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- For 2-5 players
- 75 minute playing time
- Strategy game
- Takes about 75 minutes to play
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From the Manufacturer
Top Customer Reviews
Without getting into the specific game mechanics, here's how it works: In the early days of aviation, ten airlines of different sizes are vying for the licenses to operate between major cities in Europe. Players can invest in these ten airlines by securing these licenses, and are rewarded by taking stock certificates (for any of the airlines, not necessarily the one that they bought the license for). The players may add these stock to their portfolio, or trade it for shares in a larger airline, Air Abacus. As these airlines expand their territories, markers move up the scoring track. Three times during the game, a scoring card will be revealed, and each airline will award Victory points (as printed on the scoring track) to the players. The player with the most stock in an airline will get the most points, the second most stock will get the next highest points, etc. (Air Abacus has a pre-determined payout of points printed on the board.) After the third scoring card is revealed and points are awarded, the game ends. The player with the most points wins.
The game mechanics are simple and straightforward, and should become second nature by the time the first game is done.Read more ›
Firstly, I want to praise the game for having a great tray insert for the pieces. The pieces themselves were bright and colorful, as were the cards. My only complaint was that it was hard to tell the difference between the red and orange planes. The manual did a good job in explaining the rules, but I was forced to re-read it multiple times before everything clicked. Along that note, this game was a lot to take in at first. The above doesn't cover all of the nitty-gritty details, which may serve to overwhelm new players. Our first play session lasted three hours and we were seeking water and Excedrin Migraine by the end of it. To be fair, we weren't the budding board game connoisseurs that we are today. I think our biggest hurdle was getting around the fact that players didn't get assigned any particular color. In games like "Ticket to Ride", it's clear as to who is who. "Airlines Europe" is more about observing all of the colors and making decisions based on what companies are pulling ahead of the others.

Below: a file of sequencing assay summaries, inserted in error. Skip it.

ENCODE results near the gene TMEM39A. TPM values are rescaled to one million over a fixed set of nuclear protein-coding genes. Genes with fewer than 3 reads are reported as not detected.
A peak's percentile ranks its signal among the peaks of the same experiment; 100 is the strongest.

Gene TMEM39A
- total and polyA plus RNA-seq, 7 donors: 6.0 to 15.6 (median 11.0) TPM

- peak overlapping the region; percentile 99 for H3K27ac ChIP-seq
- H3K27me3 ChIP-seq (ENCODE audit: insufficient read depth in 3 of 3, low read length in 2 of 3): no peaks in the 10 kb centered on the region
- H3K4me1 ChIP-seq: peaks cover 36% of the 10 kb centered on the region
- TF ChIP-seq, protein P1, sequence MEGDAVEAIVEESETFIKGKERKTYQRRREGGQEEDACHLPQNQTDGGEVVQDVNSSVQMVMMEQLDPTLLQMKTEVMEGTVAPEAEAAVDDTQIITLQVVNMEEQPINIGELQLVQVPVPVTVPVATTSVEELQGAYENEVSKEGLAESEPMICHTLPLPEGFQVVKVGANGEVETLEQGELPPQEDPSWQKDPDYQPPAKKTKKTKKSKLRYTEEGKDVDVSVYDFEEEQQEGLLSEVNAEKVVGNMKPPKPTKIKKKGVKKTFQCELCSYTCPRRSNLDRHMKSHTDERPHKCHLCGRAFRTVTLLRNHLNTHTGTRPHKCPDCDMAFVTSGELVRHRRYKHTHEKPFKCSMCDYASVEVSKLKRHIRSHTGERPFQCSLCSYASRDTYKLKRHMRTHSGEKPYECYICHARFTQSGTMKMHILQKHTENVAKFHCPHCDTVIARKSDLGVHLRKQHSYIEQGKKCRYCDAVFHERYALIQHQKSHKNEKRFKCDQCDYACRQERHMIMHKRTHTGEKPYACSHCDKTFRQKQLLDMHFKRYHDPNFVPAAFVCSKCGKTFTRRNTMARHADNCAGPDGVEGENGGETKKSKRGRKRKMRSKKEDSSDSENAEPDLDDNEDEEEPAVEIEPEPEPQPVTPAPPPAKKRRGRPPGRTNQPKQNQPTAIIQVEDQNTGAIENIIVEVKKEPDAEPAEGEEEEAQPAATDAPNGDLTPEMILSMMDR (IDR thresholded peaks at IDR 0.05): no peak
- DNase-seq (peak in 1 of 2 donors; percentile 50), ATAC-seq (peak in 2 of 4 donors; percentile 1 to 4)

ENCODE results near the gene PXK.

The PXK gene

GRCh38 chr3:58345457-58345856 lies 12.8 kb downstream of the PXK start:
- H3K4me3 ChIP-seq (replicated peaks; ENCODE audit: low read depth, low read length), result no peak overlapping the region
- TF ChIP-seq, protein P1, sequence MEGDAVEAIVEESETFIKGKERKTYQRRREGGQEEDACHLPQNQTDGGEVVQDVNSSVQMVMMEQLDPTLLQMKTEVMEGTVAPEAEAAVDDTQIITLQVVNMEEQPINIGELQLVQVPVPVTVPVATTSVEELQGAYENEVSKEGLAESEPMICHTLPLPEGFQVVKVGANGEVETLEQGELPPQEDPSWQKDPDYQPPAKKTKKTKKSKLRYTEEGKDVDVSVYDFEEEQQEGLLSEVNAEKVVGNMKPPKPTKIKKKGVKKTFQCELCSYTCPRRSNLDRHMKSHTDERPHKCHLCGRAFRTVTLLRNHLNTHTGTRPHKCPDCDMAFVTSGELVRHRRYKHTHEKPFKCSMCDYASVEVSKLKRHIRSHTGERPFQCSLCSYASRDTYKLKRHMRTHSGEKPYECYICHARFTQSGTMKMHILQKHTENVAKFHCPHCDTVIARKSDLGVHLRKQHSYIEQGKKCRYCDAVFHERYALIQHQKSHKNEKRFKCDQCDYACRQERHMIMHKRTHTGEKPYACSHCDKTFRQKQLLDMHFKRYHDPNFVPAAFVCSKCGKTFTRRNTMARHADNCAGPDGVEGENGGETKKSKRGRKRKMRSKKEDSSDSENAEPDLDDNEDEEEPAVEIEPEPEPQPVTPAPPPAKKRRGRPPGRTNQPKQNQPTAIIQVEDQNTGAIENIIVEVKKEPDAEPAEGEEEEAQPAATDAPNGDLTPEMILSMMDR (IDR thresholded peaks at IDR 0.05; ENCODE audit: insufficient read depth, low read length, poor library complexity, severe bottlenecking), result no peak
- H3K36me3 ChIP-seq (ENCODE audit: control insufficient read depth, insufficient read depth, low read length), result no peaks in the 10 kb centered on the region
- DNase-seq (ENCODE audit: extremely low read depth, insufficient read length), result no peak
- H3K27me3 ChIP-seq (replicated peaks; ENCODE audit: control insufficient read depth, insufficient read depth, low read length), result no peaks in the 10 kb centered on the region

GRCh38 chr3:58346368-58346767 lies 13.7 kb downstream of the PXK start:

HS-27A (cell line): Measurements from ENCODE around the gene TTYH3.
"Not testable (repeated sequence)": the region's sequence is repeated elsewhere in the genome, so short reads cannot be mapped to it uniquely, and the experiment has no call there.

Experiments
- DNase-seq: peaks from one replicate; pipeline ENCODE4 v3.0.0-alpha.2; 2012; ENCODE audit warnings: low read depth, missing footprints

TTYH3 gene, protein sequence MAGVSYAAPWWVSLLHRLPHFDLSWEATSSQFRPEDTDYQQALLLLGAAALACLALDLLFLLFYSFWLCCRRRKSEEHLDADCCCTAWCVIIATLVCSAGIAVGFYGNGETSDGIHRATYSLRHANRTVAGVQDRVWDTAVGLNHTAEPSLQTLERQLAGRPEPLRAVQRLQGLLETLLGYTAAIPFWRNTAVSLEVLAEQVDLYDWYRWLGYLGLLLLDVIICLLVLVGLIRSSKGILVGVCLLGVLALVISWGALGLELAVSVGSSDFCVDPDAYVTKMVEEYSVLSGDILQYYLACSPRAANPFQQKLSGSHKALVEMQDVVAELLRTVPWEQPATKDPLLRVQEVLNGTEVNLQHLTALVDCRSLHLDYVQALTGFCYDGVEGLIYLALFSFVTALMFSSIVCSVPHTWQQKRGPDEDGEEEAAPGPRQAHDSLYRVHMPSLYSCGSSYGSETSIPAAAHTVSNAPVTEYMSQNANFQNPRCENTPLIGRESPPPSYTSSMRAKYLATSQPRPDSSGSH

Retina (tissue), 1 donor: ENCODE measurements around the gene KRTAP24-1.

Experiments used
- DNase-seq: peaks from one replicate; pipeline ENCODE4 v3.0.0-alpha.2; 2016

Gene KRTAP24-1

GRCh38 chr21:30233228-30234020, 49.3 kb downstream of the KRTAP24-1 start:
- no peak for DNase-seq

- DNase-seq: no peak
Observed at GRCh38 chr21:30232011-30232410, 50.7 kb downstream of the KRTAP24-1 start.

There's a boatload of strategy in "Airline Europe", mainly due to the fact that not all companies have the same amount of share cards. This brings company size into the mix. A company that has eight share cards is small compared to one that has sixteen. Having five share cards in a company that only has eight ensures that you'll have no competition. You could, in that example, safely expand that airline without having to worry about someone dropping shares at the last-minute to steal your precious victory points during a scoring round.Read more ›
Much better option than Ticket to Ride in my opinion.
Most Recent Customer Reviews
It's like Ticket to Ride meets Acquire. As true of many of Alan Moon's games this is easy to learn and easy to teach to those not heavy into games, yet there is enough game in it... Read morePublished 5 days ago by Blayze Lewis
Fun game with a colorful, high quality board. Fast shipping, great service. A great game for a group of people who like to put a little bit of strategy into their game play yet not... Read morePublished 22 days ago by purplepower448
Fun gateway game, easy to teach and learn. If you like a game like Acquire you'll probably like this game.Published 3 months ago by Kevin Weber
A fast-paced yet fairly simple game to learn. This is one of my all time favorite games, and I own over 30 board games!Published 5 months ago by generaljamstew
A light game with some mechanics similar to chicago express (shares) and ticket to ride (routes but not as mean) with fun little planes. Read morePublished 5 months ago by Amazon Customer
Think of it as a combination of “Ticket to Ride” and “Aquire”. The only drawback is that the gameplay is a tad counterintuitive. Read morePublished 9 months ago by Chris Mruzik